With the Ravens (5-1) in the middle of their bye week, Ngakoue is expected to be available for their Week 8 game against the AFC North-leading Pittsburgh Steelers (5-0) at M&T Bank Stadium on Nov. 1.
“I know he wants to win,” Campbell told the team website Thursday. “He loves the game of football. This is a place where he’s going to flourish. This culture, it’s going to help bring the best out of him and his game. He’s just scratching the surface of how good he can be. I mean, he’s maturing, getting older. And this team is going to really benefit from him being here.”
The Ravens have the NFL’s stingiest defense through Week 6, allowing only 17.3 points per game, and under defensive coordinator Don “Wink” Martindale, it’s become one of the most blitz-happy units in recent years. This season, the defense has blitzed on 46.1% of opposing drop-backs, according to Pro-Football-Reference, second only to the Steelers' 46.3%.
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Ngakoue’s arrival could allow Martindale to rely on four-man pressure packages more often — something the team struggled to do in its sole loss this season, to the Kansas City Chiefs — or double down on his defensive philosophy.
After a slow start, the Ravens have recorded 13 sacks in their past two wins over the Cincinnati Bengals and Philadelphia Eagles. They have 22 this season, tied for second most, including eight from defensive backs. Their 29.2% pressure rate ranks third in the league, behind only the Steelers and Chiefs, according to Pro-Football-Reference.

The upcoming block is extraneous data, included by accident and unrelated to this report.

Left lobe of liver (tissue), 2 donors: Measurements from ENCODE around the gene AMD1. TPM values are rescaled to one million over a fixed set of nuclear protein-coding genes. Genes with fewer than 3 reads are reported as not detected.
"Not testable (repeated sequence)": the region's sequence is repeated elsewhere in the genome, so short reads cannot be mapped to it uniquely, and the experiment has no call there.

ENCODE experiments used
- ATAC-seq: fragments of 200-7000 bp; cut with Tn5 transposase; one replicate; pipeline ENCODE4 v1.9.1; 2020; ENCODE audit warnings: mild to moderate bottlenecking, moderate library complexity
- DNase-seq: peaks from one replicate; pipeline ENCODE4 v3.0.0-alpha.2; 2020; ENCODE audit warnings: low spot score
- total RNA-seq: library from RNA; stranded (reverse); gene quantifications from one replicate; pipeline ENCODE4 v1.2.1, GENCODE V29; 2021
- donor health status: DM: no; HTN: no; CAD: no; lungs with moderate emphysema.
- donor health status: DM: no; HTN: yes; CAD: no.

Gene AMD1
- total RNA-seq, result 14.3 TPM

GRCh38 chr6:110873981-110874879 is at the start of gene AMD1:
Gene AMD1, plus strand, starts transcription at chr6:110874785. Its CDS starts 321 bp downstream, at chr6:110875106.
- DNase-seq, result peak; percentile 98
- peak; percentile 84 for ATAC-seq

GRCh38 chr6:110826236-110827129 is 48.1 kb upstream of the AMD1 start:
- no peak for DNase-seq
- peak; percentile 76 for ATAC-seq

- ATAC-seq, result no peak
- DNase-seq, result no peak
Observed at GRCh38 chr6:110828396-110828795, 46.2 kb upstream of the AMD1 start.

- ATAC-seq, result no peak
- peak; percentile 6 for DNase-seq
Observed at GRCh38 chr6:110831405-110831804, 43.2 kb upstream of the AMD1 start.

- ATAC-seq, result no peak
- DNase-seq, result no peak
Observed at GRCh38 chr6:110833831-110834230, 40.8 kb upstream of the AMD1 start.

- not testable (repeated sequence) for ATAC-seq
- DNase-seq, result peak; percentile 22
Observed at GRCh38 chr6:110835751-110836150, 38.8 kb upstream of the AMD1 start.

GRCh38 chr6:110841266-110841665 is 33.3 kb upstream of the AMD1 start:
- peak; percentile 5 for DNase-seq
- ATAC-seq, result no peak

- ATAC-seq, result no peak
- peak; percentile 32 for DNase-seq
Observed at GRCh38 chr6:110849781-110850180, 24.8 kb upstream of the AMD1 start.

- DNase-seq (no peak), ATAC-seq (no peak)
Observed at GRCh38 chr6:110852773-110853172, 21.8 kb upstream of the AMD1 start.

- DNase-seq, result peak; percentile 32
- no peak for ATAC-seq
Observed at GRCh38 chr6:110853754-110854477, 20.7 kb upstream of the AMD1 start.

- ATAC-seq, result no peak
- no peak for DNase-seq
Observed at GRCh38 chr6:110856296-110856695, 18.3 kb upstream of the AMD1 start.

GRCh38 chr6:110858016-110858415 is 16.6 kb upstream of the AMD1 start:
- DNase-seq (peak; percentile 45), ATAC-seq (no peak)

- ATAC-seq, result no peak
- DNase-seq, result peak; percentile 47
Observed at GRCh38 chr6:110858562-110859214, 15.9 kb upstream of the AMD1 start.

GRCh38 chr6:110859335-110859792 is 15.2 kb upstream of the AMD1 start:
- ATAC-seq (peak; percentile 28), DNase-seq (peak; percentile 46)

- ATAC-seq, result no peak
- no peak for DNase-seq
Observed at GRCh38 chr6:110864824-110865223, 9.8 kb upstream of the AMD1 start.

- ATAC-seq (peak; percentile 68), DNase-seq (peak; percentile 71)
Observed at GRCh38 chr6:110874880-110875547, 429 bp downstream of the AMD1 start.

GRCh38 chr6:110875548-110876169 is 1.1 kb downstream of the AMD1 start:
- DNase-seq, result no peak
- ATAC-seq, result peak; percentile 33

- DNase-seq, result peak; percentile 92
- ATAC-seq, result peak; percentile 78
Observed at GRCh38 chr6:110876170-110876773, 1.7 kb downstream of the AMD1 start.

Ngakoue is expected to start opposite Judon, who led the team last year with 9½ sacks. The Ravens have solid depth behind them, with a mix of versatile outside linebackers including Pernell McPhee (two sacks), Tyus Bowser (two sacks) and Jaylon Ferguson (one sack).
Ngakoue will count $5.2 million against the Ravens' salary cap, meaning the team will likely have to do some contract restructuring to get under the cap. He’ll also be a free agent after this season, set to hit the open market with defensive end Jihad Ward, Judon, McPhee and Bowser. Only Ferguson, a third-round pick in 2019, is under contract through at least the 2021 season.
With the NFL’s salary cap set to fall from $198.2 million to as low as $175 million next year, the Ravens will face tough decisions on whom to keep this offseason. But if Judon and Ngakoue sign big-money deals elsewhere, the Ravens will likely earn a third-round compensatory draft pick for each player.
The Ravens' trade Thursday comes a year after the Ravens acquired All-Pro cornerback Marcus Peters from the Los Angeles Rams two weeks before the trade deadline, forming one of the NFL’s top tandems with Marlon Humphrey. DeCosta also traded a fifth-round pick to the Jaguars in March for Campbell.
The trade deadline this year is Nov. 3, but the Ravens have already made one of the NFL’s biggest moves.